As we gathered on the patio, the waitstaff struggled to keep track of our constantly-moving group, but we eventually all got our burgers, and what a burger it was. Overall, this is my favorite burger we’ve had this year, but a few others seemed to disagree. In discussing the burger with another BEU’er (rhymes with voyeur, I think), he mentioned that he felt the burger was somewhat uninteresting in its traditional assembly. While I am not prepared to declare myself a hamburger traditionalist, I have a strong appreciation for a well-made classic backyard-style burger. The burger at Fatty’s is at its heart a take on the classic burger. What sets it apart are some very carefully-considered subtle touches. Before I get too into that, though, let’s go through the burger from inside to out.
At the center was a just-right medium rare beef patty. The veggies were a pretty standard tomato slices, grilled onions, and shredded lettuce. The grilled onions were gooey and slightly sweet. I’m not entirely sure what the sauce was, but the consistency sat somewhere between a spread and melted cheese. This was all sandwiched in a glossy, thick brioche bun that was nicely charred on top and then topped with a pickled pepper with a stake through it keeping the burger intact in transit.
The elements of this hamburger themselves are, indeed, pretty basic. The meat is just beef. There are no pungent cheeses or heirloom lettuces. There are no fried eggs or unexpected ingredients. When it comes down to it, the burger at Fatty’s is essentially just patty, tomatoes, lettuce, onions, sauce, cheese, and bun. The assembly and execution, however is where this sandwich really shines.
The meat itself was the star of the show. Excellent fat content, just the right size, and cooked to a perfect deep-pink medium rare. So many restaurants serve medium burgers when I order medium rare that it’s a refreshing change when one gets it just right. Another key was that the chef placed the tomatoes and lettuce under the patty. There, the shredded lettuce mixed in with the white sauce to really glue together the bottom half of the burger, which, as someone who uses the phrase “structural integrity” in the context of sandwiches more than I probably ought to, thoroughly impressed me. The top half was held together with grilled onions and melted cheese.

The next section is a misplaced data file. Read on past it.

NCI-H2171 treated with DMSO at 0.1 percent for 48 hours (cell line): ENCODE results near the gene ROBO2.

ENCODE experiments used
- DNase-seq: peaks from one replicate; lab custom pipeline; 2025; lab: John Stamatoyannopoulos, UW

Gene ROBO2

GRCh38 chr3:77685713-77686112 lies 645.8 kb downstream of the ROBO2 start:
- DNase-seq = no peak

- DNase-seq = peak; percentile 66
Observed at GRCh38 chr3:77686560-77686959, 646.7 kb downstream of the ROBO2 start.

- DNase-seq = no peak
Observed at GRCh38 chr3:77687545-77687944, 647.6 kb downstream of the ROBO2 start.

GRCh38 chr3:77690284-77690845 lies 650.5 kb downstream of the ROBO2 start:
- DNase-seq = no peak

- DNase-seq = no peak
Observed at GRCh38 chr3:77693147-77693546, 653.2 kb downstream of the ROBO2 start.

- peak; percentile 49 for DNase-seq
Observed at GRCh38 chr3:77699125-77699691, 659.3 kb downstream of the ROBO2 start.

After this, though, some of the execution breaks down. The bun I got was burnt black on the bottom. I noticed this on a few others’ burgers, too, but it seemed to only happen on those that came out close to the middle of the rush caused by our group, so it may not be fair to judge the burger too harshly on this note. The tomatoes I got were a bit wilted and didn’t offer much to bite into, but others got fresher-seeming tomatoes. Lastly, even with the perfectly-cooked patty, the flavorful sauce, and the veggies, the burger as a whole still tasted a touch tame, which is a shame because that picked pepper expectantly sitting on top would have given this hamburger just the kick it needed chopped up and mixed in with the grilled onions.
I think I will be going back to Fatty’s to have their hamburger again, particularly when the chef is less rushed, and I’ll ask to have the pepper chopped up and added to the burger. If that makes the differences I think it will, I will be pretty confident in recommending the burger at Fatty’s Public House as one of my favorites in LA.
PS: Get the onion rings. HOLY BALLS.
Out of 22 total BEU members in attendance, here’s how Fatty’s Public House fared:
Who would win in a fight?
Hulkamania – 10
Miguelmania – 18